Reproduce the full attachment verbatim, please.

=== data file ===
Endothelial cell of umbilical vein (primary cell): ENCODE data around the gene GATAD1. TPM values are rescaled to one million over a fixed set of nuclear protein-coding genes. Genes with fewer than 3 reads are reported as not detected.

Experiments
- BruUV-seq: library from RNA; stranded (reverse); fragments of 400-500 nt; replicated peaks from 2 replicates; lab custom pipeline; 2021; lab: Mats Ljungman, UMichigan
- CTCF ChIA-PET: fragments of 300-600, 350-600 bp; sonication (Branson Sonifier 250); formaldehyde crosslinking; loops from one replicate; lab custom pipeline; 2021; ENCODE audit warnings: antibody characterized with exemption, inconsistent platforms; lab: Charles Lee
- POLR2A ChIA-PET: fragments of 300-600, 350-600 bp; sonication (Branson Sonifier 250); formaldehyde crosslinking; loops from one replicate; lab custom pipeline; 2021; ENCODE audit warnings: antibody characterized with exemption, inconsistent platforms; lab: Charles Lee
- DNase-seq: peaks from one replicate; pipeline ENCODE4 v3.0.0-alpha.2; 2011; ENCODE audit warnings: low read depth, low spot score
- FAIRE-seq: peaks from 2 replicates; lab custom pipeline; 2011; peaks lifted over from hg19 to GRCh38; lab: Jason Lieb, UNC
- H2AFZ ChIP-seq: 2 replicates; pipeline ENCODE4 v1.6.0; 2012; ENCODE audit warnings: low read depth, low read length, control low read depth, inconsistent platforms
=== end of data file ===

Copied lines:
Endothelial cell of umbilical vein (primary cell): ENCODE data around the gene GATAD1. TPM values are rescaled to one million over a fixed set of nuclear protein-coding genes. Genes with fewer than 3 reads are reported as not detected.

Experiments
- BruUV-seq: library from RNA; stranded (reverse); fragments of 400-500 nt; replicated peaks from 2 replicates; lab custom pipeline; 2021; lab: Mats Ljungman, UMichigan
- CTCF ChIA-PET: fragments of 300-600, 350-600 bp; sonication (Branson Sonifier 250); formaldehyde crosslinking; loops from one replicate; lab custom pipeline; 2021; ENCODE audit warnings: antibody characterized with exemption, inconsistent platforms; lab: Charles Lee
- POLR2A ChIA-PET: fragments of 300-600, 350-600 bp; sonication (Branson Sonifier 250); formaldehyde crosslinking; loops from one replicate; lab custom pipeline; 2021; ENCODE audit warnings: antibody characterized with exemption, inconsistent platforms; lab: Charles Lee
- DNase-seq: peaks from one replicate; pipeline ENCODE4 v3.0.0-alpha.2; 2011; ENCODE audit warnings: low read depth, low spot score
- FAIRE-seq: peaks from 2 replicates; lab custom pipeline; 2011; peaks lifted over from hg19 to GRCh38; lab: Jason Lieb, UNC
- H2AFZ ChIP-seq: 2 replicates; pipeline ENCODE4 v1.6.0; 2012; ENCODE audit warnings: low read depth, low read length, control low read depth, inconsistent platforms